In U.S. House speaker battle, threats aimed at lawmakers undermine democracy

By Chicago 6 Min Read

A democratic form of government cannot flourish if people use violent threats to settle political disputes.

The many threats levied against Republican House members during last week’s voting for a new House speaker were nothing more than an effort to shape — fix — the outcome by frightening lawmakers.

Such actions can’t be tolerated and should not be shrugged off as the work of pranksters or cranks. Investigators should do everything possible to track the threats to their sources, and leaders across the political spectrum should speak out much more forcefully than they have to say such threats won’t work, now or in the future. Those who threaten violence should face sanctions serious enough to act as a deterrent to others.

Last week, House Republicans who voted against U.S. Rep. Jim Jordan, R-Ohio, as he ran for the House speaker post say they were threatened with violence for not falling into line behind Jordan, an ally of Donald Trump. It’s a MAGA tactic that has become all too common.

Rep. Ken Buck, R-Colo., said he had four death threats. Rep. Don Bacon, R-Neb., said he received text messages and phone calls so worrisome his wife slept one night with a loaded gun near her bedside. Rep. Mariannette Miller-Meeks, R-Iowa, reported “credible death threats and a barrage of threatening calls.” Rep. Drew Ferguson, R-Ga., said in a closed-door meeting that threats had prompted him to dispatch a sheriff to his daughter’s school and to have an officer stationed outside his home.



Other Republicans, including Rep. Jen Kiggans of Virginia, Rep. Kay Granger of Texas and Rep. John Rutherford of Florida, said they were targeted by inappropriate efforts to persuade them from Jordan backers, including conservative leaders and right-wing influencers. Fortunately, many lawmakers stood up to the threats.

On Friday, Jordan said he would abandon his race for House speaker after losing a third vote in the Republican conference. But long before, he should have publicly announced he would not accept the job if his victory relied on threats of violence against his House colleagues. A social media message he posted calling for an end to the threats was simply inadequate, although one can hardly expect a strong show of integrity and courage from Jordan.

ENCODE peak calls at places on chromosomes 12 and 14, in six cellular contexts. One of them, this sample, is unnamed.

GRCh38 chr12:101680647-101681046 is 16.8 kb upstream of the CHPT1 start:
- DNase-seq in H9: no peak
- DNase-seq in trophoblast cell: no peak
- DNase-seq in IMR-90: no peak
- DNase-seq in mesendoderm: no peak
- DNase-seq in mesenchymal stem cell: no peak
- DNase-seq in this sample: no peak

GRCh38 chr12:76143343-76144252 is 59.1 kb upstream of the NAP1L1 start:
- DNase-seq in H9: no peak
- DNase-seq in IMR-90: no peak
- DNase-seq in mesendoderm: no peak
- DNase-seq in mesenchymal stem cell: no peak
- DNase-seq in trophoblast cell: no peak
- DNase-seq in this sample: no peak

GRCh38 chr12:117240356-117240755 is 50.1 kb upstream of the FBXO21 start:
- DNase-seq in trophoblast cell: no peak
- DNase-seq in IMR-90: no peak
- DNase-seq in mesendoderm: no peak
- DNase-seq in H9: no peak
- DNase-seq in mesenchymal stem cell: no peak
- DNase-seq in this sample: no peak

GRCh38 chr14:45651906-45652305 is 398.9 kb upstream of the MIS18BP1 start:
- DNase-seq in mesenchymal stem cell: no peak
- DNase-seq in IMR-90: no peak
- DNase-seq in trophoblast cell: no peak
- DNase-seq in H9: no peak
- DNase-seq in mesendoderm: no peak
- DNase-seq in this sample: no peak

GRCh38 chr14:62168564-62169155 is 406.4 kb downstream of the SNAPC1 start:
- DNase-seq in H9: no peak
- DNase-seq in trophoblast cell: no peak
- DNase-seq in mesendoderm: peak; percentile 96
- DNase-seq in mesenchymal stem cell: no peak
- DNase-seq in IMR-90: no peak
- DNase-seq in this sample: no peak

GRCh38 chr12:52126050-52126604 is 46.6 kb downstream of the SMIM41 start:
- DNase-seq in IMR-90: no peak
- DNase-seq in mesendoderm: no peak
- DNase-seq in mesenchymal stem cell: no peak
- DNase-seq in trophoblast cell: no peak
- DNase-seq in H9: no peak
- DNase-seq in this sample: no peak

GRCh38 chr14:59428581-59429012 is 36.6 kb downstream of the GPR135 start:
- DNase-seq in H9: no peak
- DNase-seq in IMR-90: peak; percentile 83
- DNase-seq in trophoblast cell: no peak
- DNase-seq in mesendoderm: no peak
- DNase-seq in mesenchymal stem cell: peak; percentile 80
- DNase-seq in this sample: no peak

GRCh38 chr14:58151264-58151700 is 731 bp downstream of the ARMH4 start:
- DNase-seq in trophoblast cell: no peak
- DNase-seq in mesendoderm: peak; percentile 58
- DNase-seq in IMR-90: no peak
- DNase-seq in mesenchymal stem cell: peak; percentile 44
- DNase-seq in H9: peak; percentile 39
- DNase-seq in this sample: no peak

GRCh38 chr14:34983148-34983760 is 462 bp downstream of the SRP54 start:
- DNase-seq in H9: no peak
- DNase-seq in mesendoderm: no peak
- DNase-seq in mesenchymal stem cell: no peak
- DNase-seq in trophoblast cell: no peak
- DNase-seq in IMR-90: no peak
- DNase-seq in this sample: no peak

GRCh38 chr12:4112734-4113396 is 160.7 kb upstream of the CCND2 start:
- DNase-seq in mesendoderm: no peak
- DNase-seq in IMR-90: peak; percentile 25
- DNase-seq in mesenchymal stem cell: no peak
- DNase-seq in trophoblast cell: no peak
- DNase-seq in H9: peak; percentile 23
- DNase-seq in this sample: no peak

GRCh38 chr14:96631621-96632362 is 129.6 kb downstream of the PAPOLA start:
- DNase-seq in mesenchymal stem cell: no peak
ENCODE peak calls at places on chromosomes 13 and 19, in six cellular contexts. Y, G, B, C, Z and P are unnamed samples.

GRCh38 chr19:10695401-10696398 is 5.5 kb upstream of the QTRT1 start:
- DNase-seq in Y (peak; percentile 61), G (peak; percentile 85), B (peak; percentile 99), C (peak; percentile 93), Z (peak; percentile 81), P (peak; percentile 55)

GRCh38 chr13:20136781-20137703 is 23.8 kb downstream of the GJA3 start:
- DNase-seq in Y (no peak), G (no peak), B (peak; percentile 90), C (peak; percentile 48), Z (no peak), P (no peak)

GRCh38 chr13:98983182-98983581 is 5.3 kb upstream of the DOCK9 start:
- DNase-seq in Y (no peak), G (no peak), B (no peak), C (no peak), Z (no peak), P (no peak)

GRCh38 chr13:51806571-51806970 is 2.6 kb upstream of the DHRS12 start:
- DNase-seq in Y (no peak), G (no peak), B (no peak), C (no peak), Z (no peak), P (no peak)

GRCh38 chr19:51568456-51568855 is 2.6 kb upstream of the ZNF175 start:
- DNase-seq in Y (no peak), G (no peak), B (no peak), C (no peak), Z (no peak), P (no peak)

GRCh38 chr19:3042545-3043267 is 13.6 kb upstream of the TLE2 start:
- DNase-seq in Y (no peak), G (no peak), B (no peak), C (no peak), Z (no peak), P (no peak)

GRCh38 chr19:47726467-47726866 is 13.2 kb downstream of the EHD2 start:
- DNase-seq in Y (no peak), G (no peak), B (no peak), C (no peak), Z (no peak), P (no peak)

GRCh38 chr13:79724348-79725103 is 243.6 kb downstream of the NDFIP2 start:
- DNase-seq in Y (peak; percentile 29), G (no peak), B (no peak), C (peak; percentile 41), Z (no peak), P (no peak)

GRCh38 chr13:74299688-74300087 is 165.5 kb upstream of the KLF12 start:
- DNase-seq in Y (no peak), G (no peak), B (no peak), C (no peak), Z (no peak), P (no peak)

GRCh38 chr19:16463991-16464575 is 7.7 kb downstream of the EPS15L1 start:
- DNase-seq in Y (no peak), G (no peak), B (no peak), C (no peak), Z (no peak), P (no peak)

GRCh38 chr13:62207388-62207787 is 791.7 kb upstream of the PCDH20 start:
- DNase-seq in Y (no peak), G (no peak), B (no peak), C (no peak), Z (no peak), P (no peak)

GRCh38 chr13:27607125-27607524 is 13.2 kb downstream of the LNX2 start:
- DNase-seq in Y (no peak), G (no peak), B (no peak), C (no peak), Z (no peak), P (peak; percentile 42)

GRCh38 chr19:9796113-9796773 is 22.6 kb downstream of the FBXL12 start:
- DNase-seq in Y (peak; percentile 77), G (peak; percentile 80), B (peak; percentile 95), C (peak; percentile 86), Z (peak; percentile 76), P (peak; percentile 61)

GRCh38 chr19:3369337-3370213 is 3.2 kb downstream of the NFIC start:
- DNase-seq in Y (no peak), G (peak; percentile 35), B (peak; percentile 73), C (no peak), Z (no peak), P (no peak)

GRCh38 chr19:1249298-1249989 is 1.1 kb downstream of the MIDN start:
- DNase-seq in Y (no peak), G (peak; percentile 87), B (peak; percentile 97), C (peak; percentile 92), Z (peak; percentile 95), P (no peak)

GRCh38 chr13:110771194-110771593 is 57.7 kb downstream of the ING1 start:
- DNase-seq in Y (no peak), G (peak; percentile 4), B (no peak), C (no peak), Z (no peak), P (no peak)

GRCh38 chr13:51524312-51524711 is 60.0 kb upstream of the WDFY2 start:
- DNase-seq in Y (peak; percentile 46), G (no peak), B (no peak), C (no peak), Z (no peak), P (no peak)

Unfortunately, we did not hear enough major Republican politicians decrying the threats. Among the missing in action: the leading candidate for the Republican presidential nomination, Donald Trump.

That’s not surprising. In fact, we’d be more surprised — astounded, actually — if Trump spoke out against the threats, given he is the chief transgressor when it comes to making them.

Last week, Trump shared on social media a Substack article linked to documents that appeared to disclose the home address of New York Attorney General Letitia James, who is prosecuting Trump on charges of financial fraud.

Trump’s recent litany of transgressions includes suggesting a top U.S. general be executed, a proposal that shoplifters should be shot and inappropriate remarks about the hammer attack on Paul Pelosi, husband of former House Speaker Nancy Pelosi, D-Calif.

New York Judge Arthur Engoron, who is presiding over Trump’s civil fraud trial, said last week, “Incendiary untruths can and have led to serious physical harm.”

But you’d never guess that from the paucity of Republican leaders willing to publicly challenge those for whom threats are a stock in trade. So other politicians and civic leaders must publicly speak out as well — over and over.

Ordinary Americans have the right, of course, to make their views boisterously known to lawmakers and to vociferously criticize officeholders. But trying to shape those lawmakers’ votes with threats of violence is unacceptable.

  • Republican failure to elect a House speaker proves the party is broken

Too often, the threat of violence has been used to shape political discourse across the country. People have showed up with assault rifles at anti-gun violence rallies. Protesters armed with assault rifles entered the Michigan state capitol in 2020.

Some Republican members of Congress reportedly said they declined to vote to impeach Trump because they feared violent retribution. According to his upcoming memoir, U.S. Sen. Mitt Romney, R-Utah, a Trump critic, is paying $5,000 a day for private security to protect his family from the Trump supporters.

The U.S. Capitol Police last month reported an increasing number of threats and other concerning statements made against members of Congress, their families and staff. The number of threats rose from 3,939 cases in 2017 to 7,501 in 2022.

The threats will continue, and get worse, if they are seen to be effective. Politicians, investigators and the courts can make sure that’s not the case.

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